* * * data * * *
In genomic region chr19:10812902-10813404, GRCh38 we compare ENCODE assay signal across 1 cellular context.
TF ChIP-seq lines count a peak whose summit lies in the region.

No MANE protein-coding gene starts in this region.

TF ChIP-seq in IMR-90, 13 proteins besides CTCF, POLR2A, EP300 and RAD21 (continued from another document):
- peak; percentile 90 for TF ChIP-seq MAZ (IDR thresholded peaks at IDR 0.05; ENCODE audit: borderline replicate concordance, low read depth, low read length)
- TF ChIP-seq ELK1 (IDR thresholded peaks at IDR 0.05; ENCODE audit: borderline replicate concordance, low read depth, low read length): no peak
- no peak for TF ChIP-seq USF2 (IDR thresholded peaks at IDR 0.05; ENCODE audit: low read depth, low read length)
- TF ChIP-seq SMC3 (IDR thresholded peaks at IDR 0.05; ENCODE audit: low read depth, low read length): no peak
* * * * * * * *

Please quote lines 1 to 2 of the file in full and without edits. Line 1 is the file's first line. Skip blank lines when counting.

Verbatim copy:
In genomic region chr19:10812902-10813404, GRCh38 we compare ENCODE assay signal across 1 cellular context.
TF ChIP-seq lines count a peak whose summit lies in the region.